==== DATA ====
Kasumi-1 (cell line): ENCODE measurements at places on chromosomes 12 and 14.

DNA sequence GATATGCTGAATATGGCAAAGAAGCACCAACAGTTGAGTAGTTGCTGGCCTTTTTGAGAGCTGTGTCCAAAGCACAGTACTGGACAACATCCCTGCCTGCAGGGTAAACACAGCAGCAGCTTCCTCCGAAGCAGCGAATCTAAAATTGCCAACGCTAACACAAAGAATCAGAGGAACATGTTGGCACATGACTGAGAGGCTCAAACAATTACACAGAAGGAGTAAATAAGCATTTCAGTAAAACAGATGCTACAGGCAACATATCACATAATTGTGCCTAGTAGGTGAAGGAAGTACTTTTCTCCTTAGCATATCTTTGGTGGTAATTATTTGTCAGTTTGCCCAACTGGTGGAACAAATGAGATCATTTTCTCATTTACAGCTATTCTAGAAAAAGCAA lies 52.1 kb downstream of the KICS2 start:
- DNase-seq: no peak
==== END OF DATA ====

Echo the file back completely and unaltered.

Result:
Kasumi-1 (cell line): ENCODE measurements at places on chromosomes 12 and 14.

DNA sequence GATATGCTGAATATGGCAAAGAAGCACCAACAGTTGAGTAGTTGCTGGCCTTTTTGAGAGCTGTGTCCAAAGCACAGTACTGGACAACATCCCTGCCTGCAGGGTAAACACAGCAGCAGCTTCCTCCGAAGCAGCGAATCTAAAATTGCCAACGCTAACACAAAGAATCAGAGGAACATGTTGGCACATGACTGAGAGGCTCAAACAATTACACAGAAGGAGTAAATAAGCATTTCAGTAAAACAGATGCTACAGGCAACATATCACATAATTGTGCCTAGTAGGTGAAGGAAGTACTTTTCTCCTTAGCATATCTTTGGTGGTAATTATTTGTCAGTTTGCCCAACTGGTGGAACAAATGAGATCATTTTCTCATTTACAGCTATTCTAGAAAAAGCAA lies 52.1 kb downstream of the KICS2 start:
- DNase-seq: no peak